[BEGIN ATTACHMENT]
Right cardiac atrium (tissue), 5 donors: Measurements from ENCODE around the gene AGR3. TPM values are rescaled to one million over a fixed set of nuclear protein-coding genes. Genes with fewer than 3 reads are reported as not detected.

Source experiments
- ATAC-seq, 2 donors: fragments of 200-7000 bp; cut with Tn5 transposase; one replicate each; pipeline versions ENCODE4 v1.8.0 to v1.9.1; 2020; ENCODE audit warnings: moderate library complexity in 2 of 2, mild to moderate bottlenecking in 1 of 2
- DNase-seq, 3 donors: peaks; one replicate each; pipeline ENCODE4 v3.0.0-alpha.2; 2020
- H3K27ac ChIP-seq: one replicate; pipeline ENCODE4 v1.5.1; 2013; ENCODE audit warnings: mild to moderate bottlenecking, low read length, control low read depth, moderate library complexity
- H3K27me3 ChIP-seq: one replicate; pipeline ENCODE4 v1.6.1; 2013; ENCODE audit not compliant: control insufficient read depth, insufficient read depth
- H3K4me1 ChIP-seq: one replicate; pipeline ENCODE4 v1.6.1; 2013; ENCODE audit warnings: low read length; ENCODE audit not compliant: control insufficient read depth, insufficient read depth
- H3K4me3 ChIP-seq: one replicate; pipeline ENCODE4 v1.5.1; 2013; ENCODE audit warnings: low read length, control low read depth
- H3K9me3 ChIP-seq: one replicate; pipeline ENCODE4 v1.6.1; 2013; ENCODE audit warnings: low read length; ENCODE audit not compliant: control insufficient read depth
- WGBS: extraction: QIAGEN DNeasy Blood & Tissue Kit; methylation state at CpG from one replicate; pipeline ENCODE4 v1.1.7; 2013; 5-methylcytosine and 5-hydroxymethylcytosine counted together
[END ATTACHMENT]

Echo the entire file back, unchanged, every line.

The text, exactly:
Right cardiac atrium (tissue), 5 donors: Measurements from ENCODE around the gene AGR3. TPM values are rescaled to one million over a fixed set of nuclear protein-coding genes. Genes with fewer than 3 reads are reported as not detected.

Source experiments
- ATAC-seq, 2 donors: fragments of 200-7000 bp; cut with Tn5 transposase; one replicate each; pipeline versions ENCODE4 v1.8.0 to v1.9.1; 2020; ENCODE audit warnings: moderate library complexity in 2 of 2, mild to moderate bottlenecking in 1 of 2
- DNase-seq, 3 donors: peaks; one replicate each; pipeline ENCODE4 v3.0.0-alpha.2; 2020
- H3K27ac ChIP-seq: one replicate; pipeline ENCODE4 v1.5.1; 2013; ENCODE audit warnings: mild to moderate bottlenecking, low read length, control low read depth, moderate library complexity
- H3K27me3 ChIP-seq: one replicate; pipeline ENCODE4 v1.6.1; 2013; ENCODE audit not compliant: control insufficient read depth, insufficient read depth
- H3K4me1 ChIP-seq: one replicate; pipeline ENCODE4 v1.6.1; 2013; ENCODE audit warnings: low read length; ENCODE audit not compliant: control insufficient read depth, insufficient read depth
- H3K4me3 ChIP-seq: one replicate; pipeline ENCODE4 v1.5.1; 2013; ENCODE audit warnings: low read length, control low read depth
- H3K9me3 ChIP-seq: one replicate; pipeline ENCODE4 v1.6.1; 2013; ENCODE audit warnings: low read length; ENCODE audit not compliant: control insufficient read depth
- WGBS: extraction: QIAGEN DNeasy Blood & Tissue Kit; methylation state at CpG from one replicate; pipeline ENCODE4 v1.1.7; 2013; 5-methylcytosine and 5-hydroxymethylcytosine counted together